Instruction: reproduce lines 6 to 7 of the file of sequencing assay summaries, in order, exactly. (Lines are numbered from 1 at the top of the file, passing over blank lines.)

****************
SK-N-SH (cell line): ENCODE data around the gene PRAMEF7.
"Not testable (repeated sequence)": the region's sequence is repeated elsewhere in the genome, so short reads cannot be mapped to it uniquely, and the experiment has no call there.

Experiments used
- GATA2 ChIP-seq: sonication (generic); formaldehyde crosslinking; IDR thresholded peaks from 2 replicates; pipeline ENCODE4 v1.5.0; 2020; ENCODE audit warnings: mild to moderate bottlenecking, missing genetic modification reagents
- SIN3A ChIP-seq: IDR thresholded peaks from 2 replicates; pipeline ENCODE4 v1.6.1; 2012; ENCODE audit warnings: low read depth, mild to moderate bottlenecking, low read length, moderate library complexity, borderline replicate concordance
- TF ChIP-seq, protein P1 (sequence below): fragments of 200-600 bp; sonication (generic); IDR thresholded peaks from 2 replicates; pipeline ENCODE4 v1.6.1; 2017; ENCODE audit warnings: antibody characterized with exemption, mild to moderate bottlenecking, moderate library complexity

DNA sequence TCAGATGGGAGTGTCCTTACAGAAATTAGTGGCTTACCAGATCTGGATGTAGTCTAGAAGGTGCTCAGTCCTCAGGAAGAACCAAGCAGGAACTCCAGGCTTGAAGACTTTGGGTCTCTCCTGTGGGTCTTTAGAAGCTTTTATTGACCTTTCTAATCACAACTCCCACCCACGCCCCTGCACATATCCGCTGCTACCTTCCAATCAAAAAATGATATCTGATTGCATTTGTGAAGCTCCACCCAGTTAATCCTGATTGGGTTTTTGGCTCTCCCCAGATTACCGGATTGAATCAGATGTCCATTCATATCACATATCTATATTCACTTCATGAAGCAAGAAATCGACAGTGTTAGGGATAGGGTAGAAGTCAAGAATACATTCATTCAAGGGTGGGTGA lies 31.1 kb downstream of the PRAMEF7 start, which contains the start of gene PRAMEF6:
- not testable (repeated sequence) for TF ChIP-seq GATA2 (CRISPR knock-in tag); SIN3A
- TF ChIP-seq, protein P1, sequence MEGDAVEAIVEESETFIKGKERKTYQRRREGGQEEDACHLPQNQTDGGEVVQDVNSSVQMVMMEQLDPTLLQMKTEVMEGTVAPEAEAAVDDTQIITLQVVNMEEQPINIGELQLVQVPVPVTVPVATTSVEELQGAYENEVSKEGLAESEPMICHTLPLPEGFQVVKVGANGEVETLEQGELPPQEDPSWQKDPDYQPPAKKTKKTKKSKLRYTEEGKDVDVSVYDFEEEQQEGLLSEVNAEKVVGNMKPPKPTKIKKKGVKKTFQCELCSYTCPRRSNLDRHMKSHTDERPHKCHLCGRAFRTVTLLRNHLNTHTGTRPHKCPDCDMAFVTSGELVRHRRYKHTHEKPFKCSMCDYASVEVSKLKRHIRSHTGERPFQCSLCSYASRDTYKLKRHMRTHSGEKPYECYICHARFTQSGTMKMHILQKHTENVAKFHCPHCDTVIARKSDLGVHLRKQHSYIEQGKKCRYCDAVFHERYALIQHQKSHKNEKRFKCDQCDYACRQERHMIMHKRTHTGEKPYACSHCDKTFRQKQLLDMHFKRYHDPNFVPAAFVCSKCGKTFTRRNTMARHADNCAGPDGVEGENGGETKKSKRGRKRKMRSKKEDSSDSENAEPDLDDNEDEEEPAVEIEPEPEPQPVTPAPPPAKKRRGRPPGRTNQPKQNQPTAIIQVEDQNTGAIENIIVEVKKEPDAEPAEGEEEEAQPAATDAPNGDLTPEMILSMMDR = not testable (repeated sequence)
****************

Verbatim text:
- TF ChIP-seq, protein P1 (sequence below): fragments of 200-600 bp; sonication (generic); IDR thresholded peaks from 2 replicates; pipeline ENCODE4 v1.6.1; 2017; ENCODE audit warnings: antibody characterized with exemption, mild to moderate bottlenecking, moderate library complexity

DNA sequence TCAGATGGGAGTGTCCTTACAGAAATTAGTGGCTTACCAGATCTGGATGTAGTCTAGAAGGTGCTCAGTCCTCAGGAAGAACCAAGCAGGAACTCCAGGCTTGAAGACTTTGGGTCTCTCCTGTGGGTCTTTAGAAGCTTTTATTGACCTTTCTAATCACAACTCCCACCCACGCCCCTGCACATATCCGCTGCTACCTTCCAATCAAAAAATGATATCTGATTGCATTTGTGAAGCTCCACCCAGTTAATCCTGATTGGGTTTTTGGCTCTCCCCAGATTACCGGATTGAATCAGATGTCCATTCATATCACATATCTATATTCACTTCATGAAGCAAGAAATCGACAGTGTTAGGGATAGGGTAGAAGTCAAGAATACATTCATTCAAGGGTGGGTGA lies 31.1 kb downstream of the PRAMEF7 start, which contains the start of gene PRAMEF6: